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Northwestern preps for Cal's "Bear Raid" offense

EVANSTON, Ill. -- Preparing for new coaches is not easy. There are new schemes to learn, uncovered tricks to stumble upon. Not knowing tends to make coaches, fans and players uneasy. Northwestern will need to overcome the uncertainty in three of the first four games (Cal, Syracuse and Western Michigan are all breaking in new coaches) it plays this season, starting this Saturday at Cal, where Sonny Dykes will make his debut after spending the last three seasons at Louisiana Tech. With him comes a high-powered spread offense, semi-humorously dubbed the “Bear Raid”.

The system is different from other up-tempo schemes, but it is not dissimilar to the “Air Raid” system Mike Leach, now the head coach at Washington State, popularized at Texas Tech. Dykes’ offensive philosophy is informed by Leach’s system, but it has been tweaked over the years, modified by experience, as the coach has moved from Texas Tech to Arizona to Louisiana Tech and now, Cal.

“We’ve seen a lot of teams that are up-tempo,” Fitzgerald said Monday at his weekly press conference. “As you watch what they do and study what they do, to me it’s a very challenging offense to defend.”

The Wildcats have spent more time studying Louisiana Tech game film, along with tape from Cal’s spring game, than any footage of Golden Bears’ games from last season. Even the defense, which will switch from a 3-4 to a 4-3 this season under new coordinator Andy Buh, features little relevant game tape from 2012 beyond the benefits of studying individual personnel tendencies.

Senior defensive end Tyler Scott sees consistency between what Dykes ran at Louisiana Tech and the various schemes and formations utilized in Cal’s spring game.

“We don’t have much film other than the spring game,” Scott said. “So far I think they’re pretty consistent with what they did at Louisiana Tech, as far as offensive-wise.”

From what Fitzgerald and his team has seen thus far, one theme has emerged: Cal’s offense is going to play fast, and it’s going to put a lot of “stress” on the defense.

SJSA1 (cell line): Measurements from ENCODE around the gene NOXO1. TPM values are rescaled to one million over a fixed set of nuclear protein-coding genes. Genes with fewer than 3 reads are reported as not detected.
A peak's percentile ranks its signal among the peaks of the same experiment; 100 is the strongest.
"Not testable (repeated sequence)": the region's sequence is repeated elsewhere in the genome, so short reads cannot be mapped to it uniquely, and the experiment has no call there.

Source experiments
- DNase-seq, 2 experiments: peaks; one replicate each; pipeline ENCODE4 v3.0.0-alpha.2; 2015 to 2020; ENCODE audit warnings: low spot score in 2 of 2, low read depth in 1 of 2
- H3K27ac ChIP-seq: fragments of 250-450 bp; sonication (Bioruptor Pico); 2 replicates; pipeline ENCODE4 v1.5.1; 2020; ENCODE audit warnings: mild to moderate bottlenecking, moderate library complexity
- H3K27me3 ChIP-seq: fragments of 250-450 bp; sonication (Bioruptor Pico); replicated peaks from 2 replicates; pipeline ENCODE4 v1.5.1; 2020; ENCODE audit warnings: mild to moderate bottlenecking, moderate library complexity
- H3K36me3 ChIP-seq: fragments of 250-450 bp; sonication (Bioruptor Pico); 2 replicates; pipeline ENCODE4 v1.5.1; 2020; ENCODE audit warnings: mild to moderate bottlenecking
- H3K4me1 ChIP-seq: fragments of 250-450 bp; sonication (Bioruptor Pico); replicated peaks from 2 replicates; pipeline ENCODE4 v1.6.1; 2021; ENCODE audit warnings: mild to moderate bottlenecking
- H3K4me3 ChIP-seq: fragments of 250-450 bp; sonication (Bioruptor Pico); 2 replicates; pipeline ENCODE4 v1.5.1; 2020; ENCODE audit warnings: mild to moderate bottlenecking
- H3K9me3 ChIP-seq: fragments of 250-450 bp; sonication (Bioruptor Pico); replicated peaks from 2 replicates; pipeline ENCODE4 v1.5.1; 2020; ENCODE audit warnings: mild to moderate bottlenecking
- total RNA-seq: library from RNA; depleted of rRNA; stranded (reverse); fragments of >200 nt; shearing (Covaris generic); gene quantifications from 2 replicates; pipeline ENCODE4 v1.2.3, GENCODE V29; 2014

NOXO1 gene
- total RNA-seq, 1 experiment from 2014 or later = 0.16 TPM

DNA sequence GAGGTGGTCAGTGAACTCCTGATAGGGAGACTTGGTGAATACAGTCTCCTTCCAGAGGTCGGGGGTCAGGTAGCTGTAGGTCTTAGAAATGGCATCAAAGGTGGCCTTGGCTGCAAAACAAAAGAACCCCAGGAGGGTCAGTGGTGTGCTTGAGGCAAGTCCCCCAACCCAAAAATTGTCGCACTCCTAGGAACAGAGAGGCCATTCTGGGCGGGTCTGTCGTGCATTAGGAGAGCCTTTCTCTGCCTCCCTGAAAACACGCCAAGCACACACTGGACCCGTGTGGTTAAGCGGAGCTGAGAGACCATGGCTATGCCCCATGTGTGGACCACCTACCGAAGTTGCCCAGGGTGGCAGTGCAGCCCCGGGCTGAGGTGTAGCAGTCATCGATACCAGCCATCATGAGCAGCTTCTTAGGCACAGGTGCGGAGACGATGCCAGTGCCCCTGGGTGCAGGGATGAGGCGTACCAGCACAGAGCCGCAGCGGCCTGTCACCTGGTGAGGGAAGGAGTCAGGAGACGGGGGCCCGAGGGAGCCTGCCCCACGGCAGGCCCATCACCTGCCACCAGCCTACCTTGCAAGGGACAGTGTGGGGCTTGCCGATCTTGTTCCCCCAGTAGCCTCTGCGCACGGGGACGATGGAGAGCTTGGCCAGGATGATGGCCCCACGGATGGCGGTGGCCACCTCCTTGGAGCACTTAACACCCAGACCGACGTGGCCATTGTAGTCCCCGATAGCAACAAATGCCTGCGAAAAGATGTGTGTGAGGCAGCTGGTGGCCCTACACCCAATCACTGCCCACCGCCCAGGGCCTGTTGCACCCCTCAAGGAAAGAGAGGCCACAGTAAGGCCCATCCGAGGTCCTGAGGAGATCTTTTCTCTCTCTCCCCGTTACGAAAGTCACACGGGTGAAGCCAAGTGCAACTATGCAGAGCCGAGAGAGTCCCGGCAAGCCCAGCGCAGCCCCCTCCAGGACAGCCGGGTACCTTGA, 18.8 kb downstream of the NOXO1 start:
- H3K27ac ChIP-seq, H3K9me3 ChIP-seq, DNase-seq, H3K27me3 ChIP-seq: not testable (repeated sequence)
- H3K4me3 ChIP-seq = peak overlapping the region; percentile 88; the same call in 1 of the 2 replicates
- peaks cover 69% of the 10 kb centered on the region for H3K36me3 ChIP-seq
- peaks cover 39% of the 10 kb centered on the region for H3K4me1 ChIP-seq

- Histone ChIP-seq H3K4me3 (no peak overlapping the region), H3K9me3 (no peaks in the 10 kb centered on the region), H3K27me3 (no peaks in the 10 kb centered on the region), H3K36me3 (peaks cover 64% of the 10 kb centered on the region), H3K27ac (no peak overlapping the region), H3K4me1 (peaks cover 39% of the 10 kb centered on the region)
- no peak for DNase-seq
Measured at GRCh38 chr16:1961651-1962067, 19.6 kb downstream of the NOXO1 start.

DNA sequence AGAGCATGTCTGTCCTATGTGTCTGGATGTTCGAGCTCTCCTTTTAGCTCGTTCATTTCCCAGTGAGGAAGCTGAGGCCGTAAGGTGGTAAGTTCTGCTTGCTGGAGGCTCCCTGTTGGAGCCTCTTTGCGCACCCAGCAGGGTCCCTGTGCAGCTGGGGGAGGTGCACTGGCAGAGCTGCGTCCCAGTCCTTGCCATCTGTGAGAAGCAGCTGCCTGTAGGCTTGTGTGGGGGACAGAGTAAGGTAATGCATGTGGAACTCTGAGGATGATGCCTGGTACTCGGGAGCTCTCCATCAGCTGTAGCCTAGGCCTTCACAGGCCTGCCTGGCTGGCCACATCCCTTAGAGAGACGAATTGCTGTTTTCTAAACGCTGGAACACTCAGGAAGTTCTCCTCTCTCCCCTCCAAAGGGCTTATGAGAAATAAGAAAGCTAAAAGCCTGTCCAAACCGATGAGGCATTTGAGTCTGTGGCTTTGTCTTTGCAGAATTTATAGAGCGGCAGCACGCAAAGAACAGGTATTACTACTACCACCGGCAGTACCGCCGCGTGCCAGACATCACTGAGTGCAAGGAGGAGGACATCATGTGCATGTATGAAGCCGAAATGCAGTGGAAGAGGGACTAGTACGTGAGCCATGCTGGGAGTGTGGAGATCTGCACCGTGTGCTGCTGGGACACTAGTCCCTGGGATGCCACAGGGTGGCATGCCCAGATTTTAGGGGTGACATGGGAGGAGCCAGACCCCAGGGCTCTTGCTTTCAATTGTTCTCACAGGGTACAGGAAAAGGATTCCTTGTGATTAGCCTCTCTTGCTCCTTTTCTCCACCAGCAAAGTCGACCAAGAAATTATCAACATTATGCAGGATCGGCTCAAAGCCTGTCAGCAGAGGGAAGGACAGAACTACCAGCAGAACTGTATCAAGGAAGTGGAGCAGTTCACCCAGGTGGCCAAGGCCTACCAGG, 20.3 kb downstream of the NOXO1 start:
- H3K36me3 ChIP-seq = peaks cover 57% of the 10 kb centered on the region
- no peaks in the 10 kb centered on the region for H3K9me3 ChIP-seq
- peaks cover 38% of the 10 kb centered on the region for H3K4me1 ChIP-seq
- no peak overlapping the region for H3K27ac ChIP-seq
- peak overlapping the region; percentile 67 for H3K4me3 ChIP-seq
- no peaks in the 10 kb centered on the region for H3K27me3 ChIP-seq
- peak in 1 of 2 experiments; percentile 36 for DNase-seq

“They play so fast. They play up-tempo, especially their offense,” Fitzgerald said. “They do a great job of jumping on you. It puts a lot of stress on your defense – tempo does and what they do schematically.”

The pace of Dykes’ system is well-documented: last season under Dykes, Louisiana Tech averaged 3.15 plays per minute, according to Football Study Hall, good for third in the country. Tech also scored 618 points last season, behind only Oregon, who lead the nation with 645.

Expecting Cal to replicate that production, by virtue of Dykes’ hiring as head coach, is probably a bit ambitious. Cal has plenty of talent at the offensive skill positions – the team’s greatest strength, according to Scott."Their strong point, so far, from what we've seen, is definitely their skill positions." – including junior Brendan Bigelow, a speedy back who averaged 9.80 yards per carry last season, and sophomore receiver Chris Harper, an effective target in the slot.

But the Bears’ offense is not without flaws. Among them are a young offensive line, a mostly unproven receiving corps and a true freshman quarterback who, despite his reputable high school credentials, is unlikely to harness the full potential of Dykes’ breakneck scheme by the first week of the season. It will take time – just like Dykes’ offense needed time to transform LA Tech from a nondescript 5-7 entity in 2010 to a high-flying, points-gouging, thrilling 9-3 outfit in 2012.

The potential for immediate Bear Raid success – for Dykes’ new players to pick up his scheme from the get go, and elevate what LA Tech did last season with better athletes across the board – is minimal. Cal won just three games last season, was gashed on defense over its final four games (allowing an average of 47.75 points) and was so uncompetitive and listless in some games (including losing its final two contests by a combined score of 121-31) its 11-year coach and program-turnaround architect, Jeff Tedford, was fired.

The seeds of a dynamic offensive juggernaut are being planted, but it’s unwise to expect Cal’s offense to reach full bloom this year, much less on Saturday. Talks of a classic week 1 “trap game” may be rampant, but Northwestern opened as an 8.5-point favorite for a reason.

It is the better team.